Now that penalty tries don’t need to be converted, it can make sense to gamble with having one less player defending the open field.
The hope is that if the opposition runs in a try, the defense will have pushed them wide. The outhalf still has to kick the conversion. If the kick is missed, then the defending team has saved two points.
What Is The Minimum Number Of Players In A Scrum?
A scrum must be played with three qualified players in the front row and two players in the second row.
This means that a scrum must have a minimum of five players.
I’ve never seen this happen. However, the referee will allow it if:
- the entire back row is sent off for foul play, and
- there are no fit substitutes on the bench that can replace them
England’s six-man scrum
In England’s rugby history, 2003 is famed as the year they won the World Cup.
However, there was another notable event earlier that year. England went to New Zealand to play the All Blacks and laid down a marker with a win on Kiwi soil.
Two of England’s back row were given yellow cards in the same period.
Laurence Dallaglio and Neil Back were big men to lose. Neil Back tops our list of the greatest England flankers of all time.
The All Blacks had an attacking scrum on the England five-meter line.
England packed down four times with six men in the scrum. They held out until finally conceding a penalty. This time, the All Blacks chose to tap and go but they coughed up a penalty.
It was a seminal moment that front-rower Phil Vickery recalled years later. The interview asked him what the forwards said to each other after holding out.
You look at the guys around you, and you don’t need to say anything, sunshine.
You’ve just held out an All Black pack, five metres from your own line…wow.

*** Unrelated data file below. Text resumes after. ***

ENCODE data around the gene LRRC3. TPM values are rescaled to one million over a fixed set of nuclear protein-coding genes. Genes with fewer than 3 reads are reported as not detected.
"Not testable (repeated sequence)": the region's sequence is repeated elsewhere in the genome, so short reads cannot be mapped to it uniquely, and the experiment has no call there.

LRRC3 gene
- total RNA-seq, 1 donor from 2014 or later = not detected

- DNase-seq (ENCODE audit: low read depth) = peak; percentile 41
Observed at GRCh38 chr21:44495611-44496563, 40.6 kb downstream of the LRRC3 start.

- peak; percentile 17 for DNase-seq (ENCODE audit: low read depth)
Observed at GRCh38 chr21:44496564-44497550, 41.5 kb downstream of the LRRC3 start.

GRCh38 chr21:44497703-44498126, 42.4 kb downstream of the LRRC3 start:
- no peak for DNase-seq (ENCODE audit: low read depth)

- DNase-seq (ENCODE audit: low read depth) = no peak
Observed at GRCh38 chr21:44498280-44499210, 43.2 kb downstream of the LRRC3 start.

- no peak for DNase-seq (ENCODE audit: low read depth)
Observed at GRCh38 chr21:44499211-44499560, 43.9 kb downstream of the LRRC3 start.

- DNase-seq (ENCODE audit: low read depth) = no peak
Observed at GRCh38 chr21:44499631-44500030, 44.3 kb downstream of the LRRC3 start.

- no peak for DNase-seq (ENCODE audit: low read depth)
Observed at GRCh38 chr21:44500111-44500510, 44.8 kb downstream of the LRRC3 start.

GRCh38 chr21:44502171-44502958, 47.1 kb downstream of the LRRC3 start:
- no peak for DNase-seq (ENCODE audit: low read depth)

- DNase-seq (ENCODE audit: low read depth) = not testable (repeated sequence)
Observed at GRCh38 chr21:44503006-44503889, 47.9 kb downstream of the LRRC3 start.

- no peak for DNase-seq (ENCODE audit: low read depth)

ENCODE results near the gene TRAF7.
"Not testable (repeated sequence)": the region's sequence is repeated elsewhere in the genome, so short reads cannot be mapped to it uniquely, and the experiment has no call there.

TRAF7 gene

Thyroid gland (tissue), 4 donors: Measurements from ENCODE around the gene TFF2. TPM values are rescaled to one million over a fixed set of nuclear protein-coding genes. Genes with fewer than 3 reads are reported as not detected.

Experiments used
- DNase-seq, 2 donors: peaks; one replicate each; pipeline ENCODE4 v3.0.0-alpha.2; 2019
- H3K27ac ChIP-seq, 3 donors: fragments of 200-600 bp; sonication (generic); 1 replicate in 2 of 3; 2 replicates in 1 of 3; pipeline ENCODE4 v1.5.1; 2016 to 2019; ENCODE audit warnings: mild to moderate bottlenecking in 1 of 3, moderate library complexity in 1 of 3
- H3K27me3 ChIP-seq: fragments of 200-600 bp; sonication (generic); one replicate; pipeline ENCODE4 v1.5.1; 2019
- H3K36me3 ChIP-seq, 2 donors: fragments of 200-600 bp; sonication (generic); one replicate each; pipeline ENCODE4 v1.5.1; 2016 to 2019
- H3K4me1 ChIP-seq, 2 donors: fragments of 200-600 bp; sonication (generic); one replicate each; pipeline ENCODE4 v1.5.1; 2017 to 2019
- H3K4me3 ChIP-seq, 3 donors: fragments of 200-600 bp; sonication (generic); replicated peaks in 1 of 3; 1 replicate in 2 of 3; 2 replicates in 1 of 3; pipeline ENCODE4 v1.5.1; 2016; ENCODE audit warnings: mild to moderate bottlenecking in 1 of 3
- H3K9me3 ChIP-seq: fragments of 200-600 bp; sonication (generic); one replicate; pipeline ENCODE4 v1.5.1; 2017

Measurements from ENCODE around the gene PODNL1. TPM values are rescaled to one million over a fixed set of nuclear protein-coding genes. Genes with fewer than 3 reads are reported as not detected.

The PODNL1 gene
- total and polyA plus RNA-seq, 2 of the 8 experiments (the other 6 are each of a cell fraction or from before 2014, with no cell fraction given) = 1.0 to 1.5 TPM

You don’t need to say anything because you’re going to be talking about it in 20 years time.Phil Vickery interviewed by Sky Sports
Injuries Causing Less Than Eight Players In A Scrum
This scenario is far rarer than foul play resulting in a reduced scrum.
It happens when the coach runs out of replacements for injured forwards.
As there are usually four or five forward subs, this is unusual.
However, throw in a few yellow cards and the coaches may be pulling their hair out.
Mandatory Numbers In The Front Row
I mentioned that there must be three players in the front row and two locks behind them.
However, there are strict safety rules around the front row.
The coach can’t simply throw in the substitute scrumhalf to the number three position. There are legitimate safety concerns around neck and head injuries.
Teams must be able to replace the starting front row with a player who is qualified to play in that position. In other words, the sub must be registered as having the ability to play at prop or hooker.
This usually means that the bench has a hooker, a loosehead, and a tighthead prop.
However, there are some props who can play both sides of the scrum. This means that one sub prop can cover two positions, and it gives more options to the coach.
These rare unicorns are affectionately known as ambiproperous.
More About Scrums
Now that referees wear microphones, we get to hear far more of the conversations and yelling that goes on around the scrum. But sometimes it’s hard to make out what exactly is being said.
Check these articles out:
And these articles cover different aspects of scrums: